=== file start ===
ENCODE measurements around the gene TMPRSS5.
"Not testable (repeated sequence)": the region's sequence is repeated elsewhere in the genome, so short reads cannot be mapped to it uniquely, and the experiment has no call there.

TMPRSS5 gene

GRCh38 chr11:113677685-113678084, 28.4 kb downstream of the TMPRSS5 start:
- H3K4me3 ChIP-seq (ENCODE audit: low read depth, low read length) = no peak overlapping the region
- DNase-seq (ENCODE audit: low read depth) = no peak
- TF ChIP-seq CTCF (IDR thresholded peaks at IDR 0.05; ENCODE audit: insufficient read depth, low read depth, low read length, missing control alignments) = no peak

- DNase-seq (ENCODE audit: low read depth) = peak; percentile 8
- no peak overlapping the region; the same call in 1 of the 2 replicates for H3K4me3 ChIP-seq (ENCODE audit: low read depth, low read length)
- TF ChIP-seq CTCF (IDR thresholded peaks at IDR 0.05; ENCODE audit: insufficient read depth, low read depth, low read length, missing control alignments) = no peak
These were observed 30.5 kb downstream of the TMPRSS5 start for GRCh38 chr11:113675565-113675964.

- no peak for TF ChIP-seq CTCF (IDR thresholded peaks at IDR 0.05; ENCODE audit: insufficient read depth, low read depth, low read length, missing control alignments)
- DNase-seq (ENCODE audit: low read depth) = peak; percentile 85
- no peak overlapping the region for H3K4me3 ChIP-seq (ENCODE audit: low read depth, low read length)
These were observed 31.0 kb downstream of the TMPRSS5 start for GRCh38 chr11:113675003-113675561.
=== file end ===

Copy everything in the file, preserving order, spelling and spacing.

ENCODE measurements around the gene TMPRSS5.
"Not testable (repeated sequence)": the region's sequence is repeated elsewhere in the genome, so short reads cannot be mapped to it uniquely, and the experiment has no call there.

TMPRSS5 gene

GRCh38 chr11:113677685-113678084, 28.4 kb downstream of the TMPRSS5 start:
- H3K4me3 ChIP-seq (ENCODE audit: low read depth, low read length) = no peak overlapping the region
- DNase-seq (ENCODE audit: low read depth) = no peak
- TF ChIP-seq CTCF (IDR thresholded peaks at IDR 0.05; ENCODE audit: insufficient read depth, low read depth, low read length, missing control alignments) = no peak

- DNase-seq (ENCODE audit: low read depth) = peak; percentile 8
- no peak overlapping the region; the same call in 1 of the 2 replicates for H3K4me3 ChIP-seq (ENCODE audit: low read depth, low read length)
- TF ChIP-seq CTCF (IDR thresholded peaks at IDR 0.05; ENCODE audit: insufficient read depth, low read depth, low read length, missing control alignments) = no peak
These were observed 30.5 kb downstream of the TMPRSS5 start for GRCh38 chr11:113675565-113675964.

- no peak for TF ChIP-seq CTCF (IDR thresholded peaks at IDR 0.05; ENCODE audit: insufficient read depth, low read depth, low read length, missing control alignments)
- DNase-seq (ENCODE audit: low read depth) = peak; percentile 85
- no peak overlapping the region for H3K4me3 ChIP-seq (ENCODE audit: low read depth, low read length)
These were observed 31.0 kb downstream of the TMPRSS5 start for GRCh38 chr11:113675003-113675561.